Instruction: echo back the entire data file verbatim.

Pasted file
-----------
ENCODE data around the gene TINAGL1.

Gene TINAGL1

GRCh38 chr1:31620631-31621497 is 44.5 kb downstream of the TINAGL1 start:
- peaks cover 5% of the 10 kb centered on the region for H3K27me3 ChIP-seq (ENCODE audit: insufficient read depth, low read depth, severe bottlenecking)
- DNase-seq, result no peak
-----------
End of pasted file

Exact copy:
ENCODE data around the gene TINAGL1.

Gene TINAGL1

GRCh38 chr1:31620631-31621497 is 44.5 kb downstream of the TINAGL1 start:
- peaks cover 5% of the 10 kb centered on the region for H3K27me3 ChIP-seq (ENCODE audit: insufficient read depth, low read depth, severe bottlenecking)
- DNase-seq, result no peak